She then joined Ballard Spahr LLP (and later Venable LLP) working in Jim Hank’s (James J. Hanks) practice group which primarily represented real estate investment trusts and investment companies. During her time in private practice, her primary mentor was Jim Hanks, whom Tea notes supported her work in the context of her growing family and taught her more than anyone else about the practice of law. During her time in private practice, she was able to use her legislative experience to represent, as legislative counsel, a state-wide trade association. She also served as the Chair of both the Committee on Corporate Laws and the Business Law Section of the Maryland State Bar Association. After these posts, she served as legislative liaison for the Business Law Section and was a member of the Maryland State Bar Association’s Laws Committee.
Looking for new challenges in 2011, she accepted a position with the Office of the Attorney General as Advice Counsel to the Commissioner of Financial Regulation. Since this was at the tail end of the mortgage crisis, she advised on many matters to make the consumer credit environment more protective of consumers and advised the Commissioner on pending enforcement actions. She is especially proud of a ruling in one enforcement action against a predatory lender, which was upheld by the then-Maryland Court of Appeals. As family needs grew more demanding, Tea temporarily retired to spend more time with her family and help her children navigate transitions into college and high school and, for her youngest, elementary school. In 2018, she rejoined the Office of the Attorney General, advising the Maryland Technology Development Corporation (TEDCO) and the Maryland Venture Fund and representing those State-entities in their investment activities. She credits her break from law to allowing her to remain enthusiastic about the law since re-entering her career. She now represents the Maryland State Retirement and Pension System in its pension and hedge fund investments.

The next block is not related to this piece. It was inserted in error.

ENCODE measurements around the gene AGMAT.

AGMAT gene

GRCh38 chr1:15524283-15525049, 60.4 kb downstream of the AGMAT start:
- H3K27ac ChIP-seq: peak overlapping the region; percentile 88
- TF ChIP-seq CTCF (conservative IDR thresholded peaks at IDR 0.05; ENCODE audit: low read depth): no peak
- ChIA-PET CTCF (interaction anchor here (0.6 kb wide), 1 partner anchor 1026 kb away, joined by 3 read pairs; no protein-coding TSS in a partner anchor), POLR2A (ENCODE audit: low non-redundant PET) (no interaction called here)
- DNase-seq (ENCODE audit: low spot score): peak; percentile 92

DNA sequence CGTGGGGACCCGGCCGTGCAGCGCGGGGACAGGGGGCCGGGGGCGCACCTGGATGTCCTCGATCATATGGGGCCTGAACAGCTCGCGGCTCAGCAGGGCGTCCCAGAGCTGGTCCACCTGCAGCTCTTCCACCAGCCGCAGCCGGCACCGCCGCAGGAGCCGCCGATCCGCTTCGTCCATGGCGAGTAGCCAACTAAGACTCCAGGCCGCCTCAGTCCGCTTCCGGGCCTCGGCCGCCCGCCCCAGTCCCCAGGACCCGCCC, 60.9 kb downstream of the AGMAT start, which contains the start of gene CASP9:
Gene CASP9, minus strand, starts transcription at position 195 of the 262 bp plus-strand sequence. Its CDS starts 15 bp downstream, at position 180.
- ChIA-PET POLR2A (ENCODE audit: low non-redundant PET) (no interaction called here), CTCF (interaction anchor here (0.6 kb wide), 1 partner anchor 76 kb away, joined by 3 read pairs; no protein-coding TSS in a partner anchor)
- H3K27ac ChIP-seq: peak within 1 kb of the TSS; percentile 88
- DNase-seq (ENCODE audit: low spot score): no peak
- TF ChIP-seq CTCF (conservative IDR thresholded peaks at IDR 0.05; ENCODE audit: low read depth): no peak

Transition from Legislative Counsel to Transactional Lawyer
Tea believes that drafting, negotiating, and bringing stakeholders together in the legislative context translates well to transactional work. In both types of practices, it is important to learn how information needs to be communicated and how to memorialize the decision-making in the documents that will carry out the intent of the parties or stakeholders.
Coaching the Transactional Law Team